Didi denies it considered to go private after earlier report sends the stock soaring

Technology

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Traders work during the IPO for Chinese ride-hailing company Didi Global Inc on the New York Stock Exchange (NYSE) floor in New York City, U.S., June 30, 2021.
Brendan McDermid | Reuters

Chinese ride-hailing company Didi denied a Wall Street Journal report saying it could go private to appease Chinese authorities scrutinizing its business.

The original Journal report sent Didi’s stock soaring nearly 40% during premarket trading Thursday, though it pared gains after the company’s denial. The stock is still up more than 18% before the market open.

Didi listed its shares on the New York Stock Exchange in June with a modest pop in share price. But days later, Chinese authorities announced a cybersecurity review of the business, sending the stock down. Chinese authorities had also opened an antitrust probe into Didi, Reuters reported.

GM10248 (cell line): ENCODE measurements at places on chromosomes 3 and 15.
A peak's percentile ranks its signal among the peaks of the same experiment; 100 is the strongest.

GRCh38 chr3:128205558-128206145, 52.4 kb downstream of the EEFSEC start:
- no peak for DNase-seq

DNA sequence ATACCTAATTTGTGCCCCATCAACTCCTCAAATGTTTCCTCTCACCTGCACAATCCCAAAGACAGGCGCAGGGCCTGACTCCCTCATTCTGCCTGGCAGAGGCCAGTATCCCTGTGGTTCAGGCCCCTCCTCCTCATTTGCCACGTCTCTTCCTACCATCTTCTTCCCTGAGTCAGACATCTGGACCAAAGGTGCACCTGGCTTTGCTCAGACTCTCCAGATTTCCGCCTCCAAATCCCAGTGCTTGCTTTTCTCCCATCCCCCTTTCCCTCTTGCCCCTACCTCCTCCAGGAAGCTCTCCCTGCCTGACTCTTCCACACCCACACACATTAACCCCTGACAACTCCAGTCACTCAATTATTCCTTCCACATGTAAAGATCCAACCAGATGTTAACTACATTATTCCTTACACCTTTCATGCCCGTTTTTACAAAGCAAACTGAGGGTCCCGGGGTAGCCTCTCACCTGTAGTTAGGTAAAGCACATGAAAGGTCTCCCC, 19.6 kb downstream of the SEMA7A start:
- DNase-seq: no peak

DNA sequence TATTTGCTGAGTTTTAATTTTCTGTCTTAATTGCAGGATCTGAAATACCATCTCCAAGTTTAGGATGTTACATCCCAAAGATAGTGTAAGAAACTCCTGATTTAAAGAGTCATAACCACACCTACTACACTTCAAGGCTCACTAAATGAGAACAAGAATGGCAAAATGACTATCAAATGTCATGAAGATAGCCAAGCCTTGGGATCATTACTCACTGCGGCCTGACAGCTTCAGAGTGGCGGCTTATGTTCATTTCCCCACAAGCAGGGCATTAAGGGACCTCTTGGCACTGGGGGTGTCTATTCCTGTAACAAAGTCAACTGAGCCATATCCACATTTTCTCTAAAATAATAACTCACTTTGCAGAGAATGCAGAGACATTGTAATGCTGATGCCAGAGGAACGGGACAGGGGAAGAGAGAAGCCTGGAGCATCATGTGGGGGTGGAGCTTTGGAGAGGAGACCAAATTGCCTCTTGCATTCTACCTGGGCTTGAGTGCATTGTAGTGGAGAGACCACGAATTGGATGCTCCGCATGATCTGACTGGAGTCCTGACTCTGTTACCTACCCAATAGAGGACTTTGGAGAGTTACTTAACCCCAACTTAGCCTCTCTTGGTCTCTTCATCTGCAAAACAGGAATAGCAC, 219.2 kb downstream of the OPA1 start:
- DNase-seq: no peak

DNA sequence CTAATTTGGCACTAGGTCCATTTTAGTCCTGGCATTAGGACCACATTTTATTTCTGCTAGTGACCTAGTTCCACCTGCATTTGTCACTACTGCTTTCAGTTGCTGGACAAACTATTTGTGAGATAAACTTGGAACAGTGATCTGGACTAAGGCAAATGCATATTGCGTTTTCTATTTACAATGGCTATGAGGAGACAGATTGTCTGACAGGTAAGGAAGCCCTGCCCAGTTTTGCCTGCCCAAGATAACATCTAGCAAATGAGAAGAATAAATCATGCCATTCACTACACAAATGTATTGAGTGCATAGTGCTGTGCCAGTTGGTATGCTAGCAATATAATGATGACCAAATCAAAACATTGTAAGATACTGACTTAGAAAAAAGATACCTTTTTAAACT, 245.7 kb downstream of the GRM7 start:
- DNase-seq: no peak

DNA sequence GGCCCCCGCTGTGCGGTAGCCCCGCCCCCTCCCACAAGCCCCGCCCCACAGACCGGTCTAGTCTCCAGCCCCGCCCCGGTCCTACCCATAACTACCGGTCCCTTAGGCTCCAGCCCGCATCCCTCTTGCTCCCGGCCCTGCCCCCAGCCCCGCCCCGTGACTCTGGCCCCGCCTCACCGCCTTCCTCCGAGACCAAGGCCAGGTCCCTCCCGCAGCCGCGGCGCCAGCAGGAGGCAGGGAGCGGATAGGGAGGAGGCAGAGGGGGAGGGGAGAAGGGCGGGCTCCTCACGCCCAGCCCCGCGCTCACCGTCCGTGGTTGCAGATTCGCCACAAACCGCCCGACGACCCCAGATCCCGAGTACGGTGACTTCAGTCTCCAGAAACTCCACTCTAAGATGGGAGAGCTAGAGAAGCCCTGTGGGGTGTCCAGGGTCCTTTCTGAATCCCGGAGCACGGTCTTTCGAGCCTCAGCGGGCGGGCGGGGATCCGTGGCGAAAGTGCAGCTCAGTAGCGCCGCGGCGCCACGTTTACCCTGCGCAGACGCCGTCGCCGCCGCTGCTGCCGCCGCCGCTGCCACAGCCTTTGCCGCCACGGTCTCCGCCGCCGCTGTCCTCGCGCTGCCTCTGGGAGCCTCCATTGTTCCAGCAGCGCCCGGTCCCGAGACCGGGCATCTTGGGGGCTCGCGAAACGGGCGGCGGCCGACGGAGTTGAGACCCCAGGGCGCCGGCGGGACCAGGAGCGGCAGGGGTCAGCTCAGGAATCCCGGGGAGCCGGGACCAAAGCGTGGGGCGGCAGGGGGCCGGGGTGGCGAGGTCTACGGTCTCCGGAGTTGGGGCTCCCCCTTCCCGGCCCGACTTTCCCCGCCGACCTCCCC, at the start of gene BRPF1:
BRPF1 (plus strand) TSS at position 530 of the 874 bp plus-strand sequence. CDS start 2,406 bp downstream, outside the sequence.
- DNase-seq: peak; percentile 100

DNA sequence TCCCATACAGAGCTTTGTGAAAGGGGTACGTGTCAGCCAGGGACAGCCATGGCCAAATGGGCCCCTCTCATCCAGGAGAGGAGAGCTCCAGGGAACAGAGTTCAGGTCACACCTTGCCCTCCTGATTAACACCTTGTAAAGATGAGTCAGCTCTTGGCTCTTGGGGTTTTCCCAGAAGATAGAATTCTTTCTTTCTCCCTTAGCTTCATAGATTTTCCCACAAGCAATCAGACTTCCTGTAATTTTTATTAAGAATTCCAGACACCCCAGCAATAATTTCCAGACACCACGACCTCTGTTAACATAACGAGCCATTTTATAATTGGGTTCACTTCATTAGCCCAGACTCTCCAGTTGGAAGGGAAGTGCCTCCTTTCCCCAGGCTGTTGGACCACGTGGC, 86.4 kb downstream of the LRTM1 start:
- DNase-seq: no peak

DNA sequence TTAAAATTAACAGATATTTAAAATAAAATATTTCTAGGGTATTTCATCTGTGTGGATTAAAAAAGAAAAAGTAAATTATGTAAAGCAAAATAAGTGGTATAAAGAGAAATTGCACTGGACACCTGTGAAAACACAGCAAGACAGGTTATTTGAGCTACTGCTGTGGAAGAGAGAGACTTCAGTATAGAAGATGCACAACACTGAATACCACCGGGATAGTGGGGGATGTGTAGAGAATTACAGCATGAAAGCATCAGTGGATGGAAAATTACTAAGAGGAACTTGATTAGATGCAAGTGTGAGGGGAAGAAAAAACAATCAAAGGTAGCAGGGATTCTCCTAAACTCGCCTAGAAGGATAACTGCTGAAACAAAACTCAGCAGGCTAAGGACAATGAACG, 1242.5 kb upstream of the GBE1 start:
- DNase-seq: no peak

China has recently tightened its grip on tech companies. Earlier this month, officials announced measures to increase regulation of cross-border data flows, adding scrutiny to companies wishing to list shares in a foreign country.

Last fall, Ant Group delayed its IPO in Shanghai and Hong Kong after Chinese regulators interviewed its top executives. It later received a $2.8 billion fine for allegedly abusing its market dominance.

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